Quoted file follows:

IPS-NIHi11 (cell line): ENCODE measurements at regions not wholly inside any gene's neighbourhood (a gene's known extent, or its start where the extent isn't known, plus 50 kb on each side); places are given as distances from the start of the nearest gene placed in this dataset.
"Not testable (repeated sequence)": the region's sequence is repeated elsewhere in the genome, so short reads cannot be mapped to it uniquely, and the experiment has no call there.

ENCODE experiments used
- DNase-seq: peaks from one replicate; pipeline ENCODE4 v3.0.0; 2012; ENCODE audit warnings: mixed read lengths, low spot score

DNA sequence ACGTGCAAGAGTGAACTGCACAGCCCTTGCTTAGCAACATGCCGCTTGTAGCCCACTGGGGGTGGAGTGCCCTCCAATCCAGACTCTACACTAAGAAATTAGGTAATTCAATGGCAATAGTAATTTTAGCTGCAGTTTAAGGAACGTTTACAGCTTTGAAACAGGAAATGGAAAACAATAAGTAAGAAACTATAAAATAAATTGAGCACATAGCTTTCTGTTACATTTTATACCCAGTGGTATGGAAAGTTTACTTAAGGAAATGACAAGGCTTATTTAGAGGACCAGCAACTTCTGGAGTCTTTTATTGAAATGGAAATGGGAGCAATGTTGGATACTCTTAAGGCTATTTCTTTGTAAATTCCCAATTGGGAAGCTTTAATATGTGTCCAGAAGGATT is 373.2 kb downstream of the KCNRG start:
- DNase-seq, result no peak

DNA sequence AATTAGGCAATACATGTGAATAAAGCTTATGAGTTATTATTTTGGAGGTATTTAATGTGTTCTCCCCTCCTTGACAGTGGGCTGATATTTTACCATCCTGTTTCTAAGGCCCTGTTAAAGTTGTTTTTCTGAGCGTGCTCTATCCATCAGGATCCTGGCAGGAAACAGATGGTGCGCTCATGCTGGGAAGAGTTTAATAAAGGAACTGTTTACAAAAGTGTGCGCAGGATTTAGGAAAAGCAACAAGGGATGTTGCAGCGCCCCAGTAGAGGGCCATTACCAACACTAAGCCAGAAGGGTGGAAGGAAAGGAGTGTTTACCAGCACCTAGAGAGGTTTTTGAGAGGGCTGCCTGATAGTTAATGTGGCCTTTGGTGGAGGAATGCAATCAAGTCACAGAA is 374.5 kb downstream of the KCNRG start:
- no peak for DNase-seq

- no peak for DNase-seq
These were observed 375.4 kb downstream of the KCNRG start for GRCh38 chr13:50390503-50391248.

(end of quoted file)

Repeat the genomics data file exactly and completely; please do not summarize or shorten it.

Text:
IPS-NIHi11 (cell line): ENCODE measurements at regions not wholly inside any gene's neighbourhood (a gene's known extent, or its start where the extent isn't known, plus 50 kb on each side); places are given as distances from the start of the nearest gene placed in this dataset.
"Not testable (repeated sequence)": the region's sequence is repeated elsewhere in the genome, so short reads cannot be mapped to it uniquely, and the experiment has no call there.

ENCODE experiments used
- DNase-seq: peaks from one replicate; pipeline ENCODE4 v3.0.0; 2012; ENCODE audit warnings: mixed read lengths, low spot score

DNA sequence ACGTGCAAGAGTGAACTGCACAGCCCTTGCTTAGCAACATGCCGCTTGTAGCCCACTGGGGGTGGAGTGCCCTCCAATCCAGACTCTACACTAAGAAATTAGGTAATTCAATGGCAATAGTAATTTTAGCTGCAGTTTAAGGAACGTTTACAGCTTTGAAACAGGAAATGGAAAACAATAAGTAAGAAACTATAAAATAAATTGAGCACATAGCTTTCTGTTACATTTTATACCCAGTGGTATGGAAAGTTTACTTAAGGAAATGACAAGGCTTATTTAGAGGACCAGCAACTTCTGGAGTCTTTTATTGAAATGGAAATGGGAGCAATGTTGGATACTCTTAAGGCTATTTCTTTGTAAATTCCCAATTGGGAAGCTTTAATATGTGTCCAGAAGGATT is 373.2 kb downstream of the KCNRG start:
- DNase-seq, result no peak

DNA sequence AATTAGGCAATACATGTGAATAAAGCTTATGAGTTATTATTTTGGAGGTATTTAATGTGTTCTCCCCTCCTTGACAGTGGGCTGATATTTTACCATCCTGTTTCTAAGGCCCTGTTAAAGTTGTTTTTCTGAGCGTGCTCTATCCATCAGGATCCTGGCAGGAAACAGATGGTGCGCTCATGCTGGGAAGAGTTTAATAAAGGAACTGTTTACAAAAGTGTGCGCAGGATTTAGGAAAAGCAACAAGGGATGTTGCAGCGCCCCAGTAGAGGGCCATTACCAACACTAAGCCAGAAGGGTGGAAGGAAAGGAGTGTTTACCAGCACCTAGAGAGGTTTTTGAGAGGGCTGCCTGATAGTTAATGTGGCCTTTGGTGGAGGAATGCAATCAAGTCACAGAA is 374.5 kb downstream of the KCNRG start:
- no peak for DNase-seq

- no peak for DNase-seq
These were observed 375.4 kb downstream of the KCNRG start for GRCh38 chr13:50390503-50391248.